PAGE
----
Remember the days of Hogwarts? Magic wands, Voldemort, Quidditch and gentle half-giants? Those books ended nicely and satisfyingly - for the most part - yet had teens and adults alike raiding stores on every release day since The Chamber Of Secrets. So why do writers today seem to think they need to torture their readers with incomplete endings to get them to come back for more? Shouldn't quality of the writing and story be enough? I can't tell you how many times I've read a book that came to a very satisfying conclusion while still leaving me wanting more, only to continue on with one extra chapter or epilogue that shatters any sense of resolution and leaves me in a state of shock and impatient waiting for months, if not longer.
To those authors, I have one simple, burning question; Why?
It's not like I won't continue with the series if my heart hasn't been indefinitely lodged in my throat with the ending, not if I love the books. And I also won't continue a series I don't love just because of a cliffhanger ending. I haven't met a single person who does base their series continuance on a cliffhanger, and several who are just so sick of it by now they refuse to read the next book after a bad enough hanger just for principle's sake, so what's the point?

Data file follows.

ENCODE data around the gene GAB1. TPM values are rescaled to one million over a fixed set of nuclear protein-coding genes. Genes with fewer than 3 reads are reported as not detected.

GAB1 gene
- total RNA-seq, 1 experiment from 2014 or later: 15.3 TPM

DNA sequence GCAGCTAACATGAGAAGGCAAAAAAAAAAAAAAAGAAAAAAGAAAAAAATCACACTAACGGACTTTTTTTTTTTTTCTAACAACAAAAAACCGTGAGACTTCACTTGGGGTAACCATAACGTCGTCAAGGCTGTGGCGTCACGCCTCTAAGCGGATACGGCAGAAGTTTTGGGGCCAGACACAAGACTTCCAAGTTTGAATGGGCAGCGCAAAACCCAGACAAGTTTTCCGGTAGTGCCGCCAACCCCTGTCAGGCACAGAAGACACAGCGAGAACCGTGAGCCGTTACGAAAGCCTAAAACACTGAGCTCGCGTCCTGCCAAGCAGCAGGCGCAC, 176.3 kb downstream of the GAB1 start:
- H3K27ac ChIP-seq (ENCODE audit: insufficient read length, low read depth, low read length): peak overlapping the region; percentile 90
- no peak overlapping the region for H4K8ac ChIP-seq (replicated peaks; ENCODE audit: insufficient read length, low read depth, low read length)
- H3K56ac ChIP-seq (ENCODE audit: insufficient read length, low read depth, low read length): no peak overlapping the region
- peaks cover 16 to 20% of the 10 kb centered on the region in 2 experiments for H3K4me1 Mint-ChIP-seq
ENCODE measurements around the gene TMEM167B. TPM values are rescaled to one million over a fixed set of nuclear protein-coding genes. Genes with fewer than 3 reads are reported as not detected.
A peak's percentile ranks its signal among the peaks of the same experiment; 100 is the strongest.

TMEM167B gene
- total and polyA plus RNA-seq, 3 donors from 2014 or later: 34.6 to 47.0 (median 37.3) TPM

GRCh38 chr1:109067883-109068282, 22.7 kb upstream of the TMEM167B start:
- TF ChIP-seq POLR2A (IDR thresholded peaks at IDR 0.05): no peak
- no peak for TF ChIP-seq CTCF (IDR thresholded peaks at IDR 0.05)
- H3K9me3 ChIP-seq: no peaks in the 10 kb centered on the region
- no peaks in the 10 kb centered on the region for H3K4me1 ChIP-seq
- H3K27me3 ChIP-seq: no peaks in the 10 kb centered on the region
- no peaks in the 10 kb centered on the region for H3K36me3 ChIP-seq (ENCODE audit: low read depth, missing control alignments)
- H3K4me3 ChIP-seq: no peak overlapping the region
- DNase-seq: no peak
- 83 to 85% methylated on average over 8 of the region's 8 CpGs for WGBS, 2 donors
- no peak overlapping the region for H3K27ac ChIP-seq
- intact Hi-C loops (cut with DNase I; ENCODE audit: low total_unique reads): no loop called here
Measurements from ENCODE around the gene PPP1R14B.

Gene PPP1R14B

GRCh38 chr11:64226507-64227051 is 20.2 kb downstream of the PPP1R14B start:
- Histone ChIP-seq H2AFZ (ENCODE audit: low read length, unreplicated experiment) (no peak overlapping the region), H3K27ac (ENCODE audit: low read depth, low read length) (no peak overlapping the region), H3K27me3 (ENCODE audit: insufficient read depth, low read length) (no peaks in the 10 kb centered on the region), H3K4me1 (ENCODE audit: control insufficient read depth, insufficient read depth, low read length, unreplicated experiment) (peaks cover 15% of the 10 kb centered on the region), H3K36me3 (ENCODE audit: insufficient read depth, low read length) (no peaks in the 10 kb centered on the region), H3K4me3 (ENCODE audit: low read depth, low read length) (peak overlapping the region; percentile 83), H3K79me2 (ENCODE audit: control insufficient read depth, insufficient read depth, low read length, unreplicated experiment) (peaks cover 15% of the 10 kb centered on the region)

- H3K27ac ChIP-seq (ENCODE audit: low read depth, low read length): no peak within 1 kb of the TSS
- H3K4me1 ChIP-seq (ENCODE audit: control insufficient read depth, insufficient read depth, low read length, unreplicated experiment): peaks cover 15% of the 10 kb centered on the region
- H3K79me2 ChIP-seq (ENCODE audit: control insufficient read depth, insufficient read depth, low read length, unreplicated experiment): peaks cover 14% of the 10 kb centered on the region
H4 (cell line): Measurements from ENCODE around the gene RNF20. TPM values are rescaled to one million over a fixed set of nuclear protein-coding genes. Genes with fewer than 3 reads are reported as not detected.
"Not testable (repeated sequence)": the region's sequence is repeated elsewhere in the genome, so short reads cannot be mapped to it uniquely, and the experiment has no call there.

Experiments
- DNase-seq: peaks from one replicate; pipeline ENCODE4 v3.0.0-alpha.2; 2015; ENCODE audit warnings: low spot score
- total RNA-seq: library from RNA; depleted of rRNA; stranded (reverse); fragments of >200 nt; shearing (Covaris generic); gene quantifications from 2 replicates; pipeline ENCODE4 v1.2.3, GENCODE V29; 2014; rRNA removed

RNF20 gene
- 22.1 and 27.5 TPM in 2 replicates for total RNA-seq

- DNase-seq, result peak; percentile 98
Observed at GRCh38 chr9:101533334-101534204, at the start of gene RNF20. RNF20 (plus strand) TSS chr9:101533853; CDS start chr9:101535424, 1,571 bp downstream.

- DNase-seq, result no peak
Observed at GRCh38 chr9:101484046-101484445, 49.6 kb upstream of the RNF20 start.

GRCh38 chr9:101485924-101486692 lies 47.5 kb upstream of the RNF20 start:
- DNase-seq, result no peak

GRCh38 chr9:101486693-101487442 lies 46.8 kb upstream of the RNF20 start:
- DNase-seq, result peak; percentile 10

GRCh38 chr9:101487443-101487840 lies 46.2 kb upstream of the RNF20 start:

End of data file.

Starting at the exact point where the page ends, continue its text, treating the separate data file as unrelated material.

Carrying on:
But that's not even what has me so aggravated with this trend that I'm calling it an epidemic. It's not the regular cliffhangers that have me stomping around like an angry ogre. It's the extra-strength, screw-you cliffies that have that result. The books that don't simply leave something big open; the books that leave everything open. The ones that, whatever they like to tell themselves and their readers, do not end. 

I won't name-drop any series' (serieses? Seri? O.o), but I have been plagued with these books lately! It's gotten to the point where I'm afraid to start a new series before all the books have been released, because I'm just too sick of getting invested in a story that ends mid-scene and makes me wait a whole year to find out if one of my favorite characters really did die, or if the hot guy really is in cahoots with the man bad dude. I don't even understand how that's good marketing, to be honest, because instead of drawing in new readers, they're pushing us away.

I could rant about this for pages, but no one wants to read all that, so I'll end this with a simple reminder of what a book is; A book is a complete story arc, which means it has a beginning, middle, and end. There can be a larger issue left unresolved for later books in the series, but not the whole damn story.
Are you as fed up with the new screw-you brand of cliffhanger as I am? What are some recent reads that kept you riveted, but left you hanging mercilessly at the end? Let me know in the comments! <3

Thursday, March 21, 2013

Stardust by Neil Gaiman - Book Review

Catch a fallen star...